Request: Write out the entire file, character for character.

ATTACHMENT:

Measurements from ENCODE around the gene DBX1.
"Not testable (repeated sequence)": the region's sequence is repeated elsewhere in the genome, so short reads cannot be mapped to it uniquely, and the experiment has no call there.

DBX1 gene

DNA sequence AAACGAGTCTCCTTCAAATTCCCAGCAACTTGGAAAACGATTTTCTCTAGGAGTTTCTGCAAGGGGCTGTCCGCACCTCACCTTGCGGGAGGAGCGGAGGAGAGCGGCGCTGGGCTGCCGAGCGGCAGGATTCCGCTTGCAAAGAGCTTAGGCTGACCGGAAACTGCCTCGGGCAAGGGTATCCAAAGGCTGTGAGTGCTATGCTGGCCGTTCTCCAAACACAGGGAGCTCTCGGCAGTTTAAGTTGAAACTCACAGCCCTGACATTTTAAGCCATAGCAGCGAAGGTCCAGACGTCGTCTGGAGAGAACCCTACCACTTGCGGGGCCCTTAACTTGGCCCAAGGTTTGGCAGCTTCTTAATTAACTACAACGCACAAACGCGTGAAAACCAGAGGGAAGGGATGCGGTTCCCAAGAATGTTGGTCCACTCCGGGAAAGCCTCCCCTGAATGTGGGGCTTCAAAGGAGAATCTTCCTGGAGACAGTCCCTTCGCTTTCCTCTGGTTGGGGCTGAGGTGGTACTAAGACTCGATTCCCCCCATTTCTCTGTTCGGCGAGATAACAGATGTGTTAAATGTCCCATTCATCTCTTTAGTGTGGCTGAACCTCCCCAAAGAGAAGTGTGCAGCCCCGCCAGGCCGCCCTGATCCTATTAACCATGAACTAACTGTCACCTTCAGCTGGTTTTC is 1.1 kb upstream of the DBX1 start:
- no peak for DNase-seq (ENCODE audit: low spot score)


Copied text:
Measurements from ENCODE around the gene DBX1.
"Not testable (repeated sequence)": the region's sequence is repeated elsewhere in the genome, so short reads cannot be mapped to it uniquely, and the experiment has no call there.

DBX1 gene

DNA sequence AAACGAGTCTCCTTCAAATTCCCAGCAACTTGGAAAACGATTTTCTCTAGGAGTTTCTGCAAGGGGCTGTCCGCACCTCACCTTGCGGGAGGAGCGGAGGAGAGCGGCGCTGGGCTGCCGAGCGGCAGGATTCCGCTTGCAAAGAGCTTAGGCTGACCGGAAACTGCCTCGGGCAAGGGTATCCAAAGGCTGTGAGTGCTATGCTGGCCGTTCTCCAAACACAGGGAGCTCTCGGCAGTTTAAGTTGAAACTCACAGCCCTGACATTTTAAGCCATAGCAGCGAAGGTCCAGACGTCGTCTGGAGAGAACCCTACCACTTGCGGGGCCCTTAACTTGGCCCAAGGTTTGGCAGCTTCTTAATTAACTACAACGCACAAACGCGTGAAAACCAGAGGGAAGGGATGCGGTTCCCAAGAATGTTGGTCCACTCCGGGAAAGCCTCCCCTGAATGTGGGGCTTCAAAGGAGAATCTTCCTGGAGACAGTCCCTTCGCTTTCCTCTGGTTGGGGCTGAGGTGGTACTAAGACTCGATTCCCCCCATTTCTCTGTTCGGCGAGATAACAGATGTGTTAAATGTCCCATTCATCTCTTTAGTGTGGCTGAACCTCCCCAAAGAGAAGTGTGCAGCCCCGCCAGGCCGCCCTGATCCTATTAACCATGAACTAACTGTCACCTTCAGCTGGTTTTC is 1.1 kb upstream of the DBX1 start:
- no peak for DNase-seq (ENCODE audit: low spot score)